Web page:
Ms Murphy said her client was entitled to know the allegations against him in advance in order to properly defend them and that the additional accusations should not have been allowed before the jury. She said that a direction of not guilty, applied for by the defence, should have been ordered by the judge.

Counsel said the new allegations gave rise to an unfairness in the trial and that the woman went “over and above” her Garda statement when recalling other allegations in the witness box.

Trial evidence

At the trial the woman stated that “there is an awful lot of stuff that’s not in my statement that he’s done”. She said that in making her statement she “just kind of got the basics out”.

On Monday, Garnet Orange SC, for the State, said witnesses recalling other historical matters “was an unfortunate consequence of cases of this nature”.

Mr Orange said that witnesses giving evidence can be “triggered” into remembering other memories of events.

He said that this did not prejudice Ashmore insofar as that his trial should be rendered unfair.

In dismissing the conviction appeal, Mr Justice Edwards said there was no “further prejudice” to Ashmore regarding the additional allegations on top of the two oral rape charges and the two sexual assault charges.

He said it was not possible for the defence to say they would have run the case differently had they known of the further allegations in advance.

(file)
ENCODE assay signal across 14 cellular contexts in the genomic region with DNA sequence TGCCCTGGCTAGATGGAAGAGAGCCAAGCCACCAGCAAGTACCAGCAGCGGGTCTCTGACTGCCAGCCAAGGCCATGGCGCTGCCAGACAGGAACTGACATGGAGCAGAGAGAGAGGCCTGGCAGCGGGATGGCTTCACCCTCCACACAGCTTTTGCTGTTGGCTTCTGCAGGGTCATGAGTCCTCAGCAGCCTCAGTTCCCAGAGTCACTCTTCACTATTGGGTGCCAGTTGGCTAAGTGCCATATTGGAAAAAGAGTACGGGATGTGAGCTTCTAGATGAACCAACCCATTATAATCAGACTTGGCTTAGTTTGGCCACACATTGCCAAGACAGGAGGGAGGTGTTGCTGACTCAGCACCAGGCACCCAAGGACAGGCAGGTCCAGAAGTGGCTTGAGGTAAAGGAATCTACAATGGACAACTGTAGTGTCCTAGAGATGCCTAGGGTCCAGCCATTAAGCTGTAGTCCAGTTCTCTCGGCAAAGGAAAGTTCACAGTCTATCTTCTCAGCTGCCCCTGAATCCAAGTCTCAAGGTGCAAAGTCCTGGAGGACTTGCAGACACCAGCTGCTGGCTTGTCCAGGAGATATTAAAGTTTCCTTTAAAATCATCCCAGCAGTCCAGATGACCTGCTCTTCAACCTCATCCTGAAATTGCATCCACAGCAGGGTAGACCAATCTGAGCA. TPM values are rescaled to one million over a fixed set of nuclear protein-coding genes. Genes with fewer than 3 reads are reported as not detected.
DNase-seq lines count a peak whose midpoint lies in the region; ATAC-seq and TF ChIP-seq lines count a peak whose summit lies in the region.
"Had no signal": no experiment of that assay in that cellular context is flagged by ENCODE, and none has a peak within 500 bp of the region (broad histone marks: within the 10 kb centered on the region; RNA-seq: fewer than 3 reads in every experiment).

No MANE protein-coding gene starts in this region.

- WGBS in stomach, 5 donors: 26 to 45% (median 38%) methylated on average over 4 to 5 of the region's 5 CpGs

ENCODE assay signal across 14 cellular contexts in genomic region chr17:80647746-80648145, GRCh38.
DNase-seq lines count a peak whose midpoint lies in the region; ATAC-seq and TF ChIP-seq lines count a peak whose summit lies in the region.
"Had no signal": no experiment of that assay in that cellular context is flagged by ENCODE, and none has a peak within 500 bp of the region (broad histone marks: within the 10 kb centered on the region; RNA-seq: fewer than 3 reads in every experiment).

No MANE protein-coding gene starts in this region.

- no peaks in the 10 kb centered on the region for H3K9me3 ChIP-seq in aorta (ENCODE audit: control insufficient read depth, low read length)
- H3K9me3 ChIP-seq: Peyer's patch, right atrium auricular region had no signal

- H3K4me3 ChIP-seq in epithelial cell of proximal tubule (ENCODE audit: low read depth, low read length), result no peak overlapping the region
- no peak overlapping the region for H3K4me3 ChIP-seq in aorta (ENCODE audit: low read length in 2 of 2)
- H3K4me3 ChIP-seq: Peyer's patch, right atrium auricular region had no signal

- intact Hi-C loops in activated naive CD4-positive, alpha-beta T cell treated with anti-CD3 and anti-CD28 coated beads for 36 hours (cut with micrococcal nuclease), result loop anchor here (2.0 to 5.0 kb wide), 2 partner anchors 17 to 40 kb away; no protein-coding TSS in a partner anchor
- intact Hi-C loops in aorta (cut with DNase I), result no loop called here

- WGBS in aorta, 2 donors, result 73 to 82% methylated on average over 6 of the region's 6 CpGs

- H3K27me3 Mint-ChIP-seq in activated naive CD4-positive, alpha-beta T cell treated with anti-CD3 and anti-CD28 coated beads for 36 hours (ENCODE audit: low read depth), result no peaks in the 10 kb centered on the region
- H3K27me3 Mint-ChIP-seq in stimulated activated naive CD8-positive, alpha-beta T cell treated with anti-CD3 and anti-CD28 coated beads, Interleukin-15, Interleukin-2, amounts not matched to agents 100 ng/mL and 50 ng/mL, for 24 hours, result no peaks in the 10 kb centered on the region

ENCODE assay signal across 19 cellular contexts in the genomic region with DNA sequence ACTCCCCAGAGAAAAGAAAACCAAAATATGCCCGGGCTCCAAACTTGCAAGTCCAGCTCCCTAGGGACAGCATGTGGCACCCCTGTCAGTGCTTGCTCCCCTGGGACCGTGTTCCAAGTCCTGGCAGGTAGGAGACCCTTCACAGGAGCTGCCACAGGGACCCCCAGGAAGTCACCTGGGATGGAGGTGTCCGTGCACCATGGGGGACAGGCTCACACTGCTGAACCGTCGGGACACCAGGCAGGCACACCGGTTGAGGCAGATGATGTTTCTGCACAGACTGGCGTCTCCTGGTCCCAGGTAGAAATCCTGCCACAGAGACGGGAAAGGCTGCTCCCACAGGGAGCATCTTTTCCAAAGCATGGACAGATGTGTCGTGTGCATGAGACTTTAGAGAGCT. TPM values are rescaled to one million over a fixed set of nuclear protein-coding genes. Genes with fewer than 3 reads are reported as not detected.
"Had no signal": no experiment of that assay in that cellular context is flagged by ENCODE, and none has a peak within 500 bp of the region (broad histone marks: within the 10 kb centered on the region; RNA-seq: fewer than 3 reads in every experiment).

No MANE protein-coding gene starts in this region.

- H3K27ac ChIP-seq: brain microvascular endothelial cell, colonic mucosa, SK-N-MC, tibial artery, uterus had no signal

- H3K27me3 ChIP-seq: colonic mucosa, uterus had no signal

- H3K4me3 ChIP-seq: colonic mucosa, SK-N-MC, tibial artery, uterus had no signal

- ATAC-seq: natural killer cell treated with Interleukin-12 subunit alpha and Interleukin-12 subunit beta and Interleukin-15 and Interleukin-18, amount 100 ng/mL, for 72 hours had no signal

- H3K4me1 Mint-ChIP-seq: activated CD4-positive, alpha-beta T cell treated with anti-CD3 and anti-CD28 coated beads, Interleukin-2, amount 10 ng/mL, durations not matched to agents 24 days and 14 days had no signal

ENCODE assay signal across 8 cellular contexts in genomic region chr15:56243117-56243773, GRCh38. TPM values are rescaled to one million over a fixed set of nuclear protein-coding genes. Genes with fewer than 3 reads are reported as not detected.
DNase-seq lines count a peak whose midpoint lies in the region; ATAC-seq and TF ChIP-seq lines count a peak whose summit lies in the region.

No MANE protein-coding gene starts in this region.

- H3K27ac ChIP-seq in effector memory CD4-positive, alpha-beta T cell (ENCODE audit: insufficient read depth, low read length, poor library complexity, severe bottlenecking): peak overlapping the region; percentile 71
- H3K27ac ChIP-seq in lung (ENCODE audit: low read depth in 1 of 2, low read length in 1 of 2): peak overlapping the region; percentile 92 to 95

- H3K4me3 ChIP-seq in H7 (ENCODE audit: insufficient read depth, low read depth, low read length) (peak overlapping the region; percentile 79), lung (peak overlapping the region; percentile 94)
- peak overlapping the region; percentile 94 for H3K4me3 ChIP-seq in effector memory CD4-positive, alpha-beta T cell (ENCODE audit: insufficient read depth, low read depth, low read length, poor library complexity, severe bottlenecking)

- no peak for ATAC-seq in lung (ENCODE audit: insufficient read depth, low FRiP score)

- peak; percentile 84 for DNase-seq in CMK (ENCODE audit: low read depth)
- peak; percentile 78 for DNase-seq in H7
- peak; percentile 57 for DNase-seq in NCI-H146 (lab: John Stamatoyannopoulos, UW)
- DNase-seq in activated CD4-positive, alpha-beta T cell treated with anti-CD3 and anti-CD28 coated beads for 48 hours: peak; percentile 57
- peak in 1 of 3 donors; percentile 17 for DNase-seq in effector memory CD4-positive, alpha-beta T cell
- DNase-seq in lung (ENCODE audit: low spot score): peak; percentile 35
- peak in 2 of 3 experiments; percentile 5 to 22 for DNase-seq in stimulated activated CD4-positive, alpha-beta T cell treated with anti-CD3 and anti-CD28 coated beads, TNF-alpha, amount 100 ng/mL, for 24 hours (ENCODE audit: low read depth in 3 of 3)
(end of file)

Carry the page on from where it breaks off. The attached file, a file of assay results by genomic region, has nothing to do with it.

Mr Justice Edwards said the defence had their chance at the trial to make their points to the jury about the additional allegations and that the woman had provided an explanation as to why she was recalling them during the trial.

Mr Justice Edwards said the court could see “nothing to render the conviction unsafe” and dismissed the conviction appeal.

Revised sentence

Regarding the sentence appeal, Mr Justice Edwards said Ashmore’s legal team had argued that there was a “significant prospect” he might die in prison.

Mr Justice Edwards said the court would take into account Ashmore’s age and quash the original sentence for the two rape convictions.

In re-sentencing Ashmore, Mr Justice Edwards fixed 12 years’ imprisonment as the appropriate headline sentence but discounted three years in mitigation and suspended the final two years.

The judge said Ashmore was to therefore serve nine years’ imprisonment with the final two years suspended.

The woman had told the trial “our home was a happy one,” and described listening to music and learning dance moves, “then he came to live with us and everything changed.”

She said she went from being “a happy-go-lucky” child to “a broken child full of fear and anxiety”.

The woman said the accused was her “bogey man” and said the fear she experienced “robbed me of my voice and my ability to speak”.

“Maybe he hoped I would always be terrified. The weight of all that fear and pain nearly broke me. But I chose life. I was living the fear. I am now living with guilt.”

“You left me a broken child, then a broken teenager and now a broken adult,” the woman said.

She said the man tried to destroy the closeness of her family, but did not.